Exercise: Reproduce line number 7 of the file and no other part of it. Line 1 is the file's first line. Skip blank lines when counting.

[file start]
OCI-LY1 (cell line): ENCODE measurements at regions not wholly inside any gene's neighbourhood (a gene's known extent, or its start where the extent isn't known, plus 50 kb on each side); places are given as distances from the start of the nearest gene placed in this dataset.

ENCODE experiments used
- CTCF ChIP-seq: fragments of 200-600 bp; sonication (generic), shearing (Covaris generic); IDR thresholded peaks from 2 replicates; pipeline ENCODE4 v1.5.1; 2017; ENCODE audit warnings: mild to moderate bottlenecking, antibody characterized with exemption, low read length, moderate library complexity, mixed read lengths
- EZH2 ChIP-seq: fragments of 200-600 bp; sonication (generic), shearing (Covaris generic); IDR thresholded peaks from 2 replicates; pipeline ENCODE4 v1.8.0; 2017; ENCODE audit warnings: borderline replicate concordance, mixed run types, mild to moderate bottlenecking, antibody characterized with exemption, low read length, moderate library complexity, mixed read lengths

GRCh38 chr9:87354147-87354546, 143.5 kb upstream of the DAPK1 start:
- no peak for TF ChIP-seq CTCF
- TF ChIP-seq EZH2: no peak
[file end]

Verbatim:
- TF ChIP-seq EZH2: no peak